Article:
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Like all accounts of God’s faithfulness, mine begins with a genealogy. In the late seventeenth century, my mother’s Congregationalist ancestors journeyed to the New World to escape what they saw as England’s deadly compromise with Romanism. Centuries later, ­American Presbyterians converted my father’s great-­grandmother from Coptic ­Orthodoxy to ­Protestantism. Her son became a Presbyterian minister in the Evangelical Coptic Church. By the time my parents were ­living in ­twenty-first-century Illinois, their families’ historic Reformed commitments had been replaced by non-denominational, ­Baptistic ­evangelicalism.

This form of Christianity dominated my Midwestern hometown. My parents taught me to love God, revere the Scriptures, and seek truth through reason. In middle school, my father introduced me to theology, and as a present for my sixteenth birthday he arranged a meeting between me and a Catholic philosopher, Dr. B—. From high school into college, Dr. B— introduced me to Catholic thought and graciously helped me work through my doubts about Christianity. How could a just and loving God not reveal himself equally to everyone? What are we to make of the Bible’s creation stories and flood narrative? Did Calvinism make God the author of evil? My acquaintance with Dr. B— set my intellectual trajectory for several years.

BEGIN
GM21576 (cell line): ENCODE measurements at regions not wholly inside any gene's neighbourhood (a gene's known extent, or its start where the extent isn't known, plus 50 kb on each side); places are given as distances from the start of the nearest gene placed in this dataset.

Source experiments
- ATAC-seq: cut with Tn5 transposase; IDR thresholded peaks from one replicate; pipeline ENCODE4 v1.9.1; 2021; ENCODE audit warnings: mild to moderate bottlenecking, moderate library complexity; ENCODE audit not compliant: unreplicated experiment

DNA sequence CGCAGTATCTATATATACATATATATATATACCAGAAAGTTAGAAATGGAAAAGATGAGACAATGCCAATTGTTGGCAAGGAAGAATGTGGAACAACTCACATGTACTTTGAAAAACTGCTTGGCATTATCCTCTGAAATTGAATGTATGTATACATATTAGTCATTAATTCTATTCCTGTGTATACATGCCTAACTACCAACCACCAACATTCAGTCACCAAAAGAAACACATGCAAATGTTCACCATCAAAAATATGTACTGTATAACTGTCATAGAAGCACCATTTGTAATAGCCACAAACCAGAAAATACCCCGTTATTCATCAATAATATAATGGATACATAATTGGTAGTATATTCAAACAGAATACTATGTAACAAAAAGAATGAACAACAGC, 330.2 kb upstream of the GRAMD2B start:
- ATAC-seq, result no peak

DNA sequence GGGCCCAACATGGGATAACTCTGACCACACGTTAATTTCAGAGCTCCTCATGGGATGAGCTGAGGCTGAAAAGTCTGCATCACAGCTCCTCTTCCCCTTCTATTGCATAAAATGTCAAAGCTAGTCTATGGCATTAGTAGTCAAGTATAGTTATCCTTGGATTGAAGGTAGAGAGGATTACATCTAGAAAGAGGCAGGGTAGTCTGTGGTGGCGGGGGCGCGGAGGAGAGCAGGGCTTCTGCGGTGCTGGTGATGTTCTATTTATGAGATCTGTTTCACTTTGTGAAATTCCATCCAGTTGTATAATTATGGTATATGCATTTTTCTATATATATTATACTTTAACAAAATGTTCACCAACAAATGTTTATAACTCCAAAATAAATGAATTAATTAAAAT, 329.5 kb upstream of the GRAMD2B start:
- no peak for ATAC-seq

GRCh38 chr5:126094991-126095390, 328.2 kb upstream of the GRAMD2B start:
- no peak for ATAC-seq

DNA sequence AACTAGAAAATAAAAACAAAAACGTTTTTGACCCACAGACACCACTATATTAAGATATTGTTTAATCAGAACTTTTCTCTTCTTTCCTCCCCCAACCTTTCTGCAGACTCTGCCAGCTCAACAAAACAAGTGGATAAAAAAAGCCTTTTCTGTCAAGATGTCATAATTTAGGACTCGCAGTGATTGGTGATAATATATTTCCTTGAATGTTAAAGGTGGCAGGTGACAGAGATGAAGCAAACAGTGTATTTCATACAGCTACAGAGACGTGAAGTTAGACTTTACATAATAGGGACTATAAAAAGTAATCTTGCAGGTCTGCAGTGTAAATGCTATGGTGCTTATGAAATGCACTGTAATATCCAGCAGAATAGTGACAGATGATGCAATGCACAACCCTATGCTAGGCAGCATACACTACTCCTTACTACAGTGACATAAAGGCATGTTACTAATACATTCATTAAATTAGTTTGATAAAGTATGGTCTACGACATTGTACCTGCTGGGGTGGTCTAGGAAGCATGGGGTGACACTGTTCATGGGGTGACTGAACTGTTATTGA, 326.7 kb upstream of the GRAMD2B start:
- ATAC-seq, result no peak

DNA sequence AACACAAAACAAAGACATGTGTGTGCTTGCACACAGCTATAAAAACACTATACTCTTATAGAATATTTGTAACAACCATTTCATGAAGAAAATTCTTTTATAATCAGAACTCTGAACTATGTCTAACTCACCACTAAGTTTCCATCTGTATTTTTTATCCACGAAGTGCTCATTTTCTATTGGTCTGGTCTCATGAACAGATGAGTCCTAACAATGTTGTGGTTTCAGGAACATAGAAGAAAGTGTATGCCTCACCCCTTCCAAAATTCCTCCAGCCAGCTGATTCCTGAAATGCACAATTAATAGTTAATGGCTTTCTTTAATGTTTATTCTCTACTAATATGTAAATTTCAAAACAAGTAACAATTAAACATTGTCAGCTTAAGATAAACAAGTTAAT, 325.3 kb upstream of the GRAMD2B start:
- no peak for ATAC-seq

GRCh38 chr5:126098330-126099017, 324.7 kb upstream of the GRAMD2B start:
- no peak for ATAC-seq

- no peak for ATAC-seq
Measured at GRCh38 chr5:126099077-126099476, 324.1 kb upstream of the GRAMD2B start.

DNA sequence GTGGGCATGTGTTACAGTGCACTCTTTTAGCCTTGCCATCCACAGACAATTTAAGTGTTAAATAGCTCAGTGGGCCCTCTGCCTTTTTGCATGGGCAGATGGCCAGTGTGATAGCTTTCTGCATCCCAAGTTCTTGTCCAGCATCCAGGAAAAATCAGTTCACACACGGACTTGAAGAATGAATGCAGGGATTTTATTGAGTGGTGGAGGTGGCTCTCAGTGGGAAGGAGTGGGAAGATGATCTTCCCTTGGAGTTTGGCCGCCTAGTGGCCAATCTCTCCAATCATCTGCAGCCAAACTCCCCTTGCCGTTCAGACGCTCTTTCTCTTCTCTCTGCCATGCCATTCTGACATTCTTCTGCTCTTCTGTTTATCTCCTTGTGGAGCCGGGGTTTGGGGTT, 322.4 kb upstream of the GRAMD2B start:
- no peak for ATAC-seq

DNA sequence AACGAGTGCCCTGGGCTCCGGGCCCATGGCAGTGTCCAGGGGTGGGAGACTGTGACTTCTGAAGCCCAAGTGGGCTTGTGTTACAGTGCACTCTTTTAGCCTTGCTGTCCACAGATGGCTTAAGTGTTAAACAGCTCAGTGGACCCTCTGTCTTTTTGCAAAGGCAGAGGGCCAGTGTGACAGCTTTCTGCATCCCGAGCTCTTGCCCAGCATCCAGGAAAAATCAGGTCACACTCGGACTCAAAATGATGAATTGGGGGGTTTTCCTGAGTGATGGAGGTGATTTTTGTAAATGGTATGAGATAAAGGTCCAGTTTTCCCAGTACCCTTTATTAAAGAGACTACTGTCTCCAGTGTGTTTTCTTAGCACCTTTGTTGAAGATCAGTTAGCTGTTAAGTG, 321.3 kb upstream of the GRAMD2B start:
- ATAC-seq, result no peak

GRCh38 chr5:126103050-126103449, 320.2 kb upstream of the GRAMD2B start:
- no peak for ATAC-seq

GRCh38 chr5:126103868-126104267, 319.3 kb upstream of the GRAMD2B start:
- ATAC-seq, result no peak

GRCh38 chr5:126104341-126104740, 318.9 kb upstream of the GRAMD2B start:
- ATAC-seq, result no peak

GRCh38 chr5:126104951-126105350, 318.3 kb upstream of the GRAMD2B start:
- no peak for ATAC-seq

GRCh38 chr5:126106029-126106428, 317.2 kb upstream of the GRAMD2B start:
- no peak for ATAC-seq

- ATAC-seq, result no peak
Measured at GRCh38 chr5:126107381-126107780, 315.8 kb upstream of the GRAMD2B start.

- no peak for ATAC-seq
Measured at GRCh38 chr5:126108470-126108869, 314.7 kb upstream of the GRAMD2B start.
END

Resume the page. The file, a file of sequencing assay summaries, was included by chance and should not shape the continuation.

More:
The causes of any conversion (or near conversion) are many and confused. Should I foreground psychological and social factors or my theological reasoning? Certain elements of my attraction to Catholicism were adolescent, like a sixties radical’s attraction to Marx or a contemporary activist’s to intersectionality: I aimed to preserve the core beliefs of my upbringing while fleeing their bourgeois expressions. When I arrived at the University of Chicago, I knew just enough about Calvinism to hold it in ­contempt—which is to say, I knew very little. Reacting against the middle-aged leaders of the inaptly named “Young, Restless, and Reformed Movement,” I sought refuge in that other great ­Western ­theological tradition: ­Roman ­Catholicism.

During my first year of college, I became involved in campus Catholic life. Through the influence of the Catholic student group and the Lumen Christi Institute, which hosts lectures by Catholic intellectuals, my theologically inclined college friends began converting to Catholicism, one after another. These friends were devout, intelligent, and schooled in Christian history. I met faithful and holy Catholic priests—one of whom has valiantly defended the faith for years, drawing punitive opposition from his own religious superiors, as well as the ire of Chicago’s archbishop. This priest was and is to me the very model of a holy, righteous, and courageous man.

I loved Catholicism because Catholics taught me to love the Church. At Lumen Christi events, I heard about saints and mystics, stylites and monastics, desert fathers and late-antique theologians. I was captivated by the holy martyrs, relics, Mary, and the Mass. I found in the Church a spiritual mother and the mother of all the faithful. Through Catholicism, I came into an inheritance: a past of saints and redeemed sinners from all corners of the earth, theologians who illuminated the deep things of God, music and art that summon men to worship God “in the beauty of holiness,” and a tradition to ground me in a world of flux.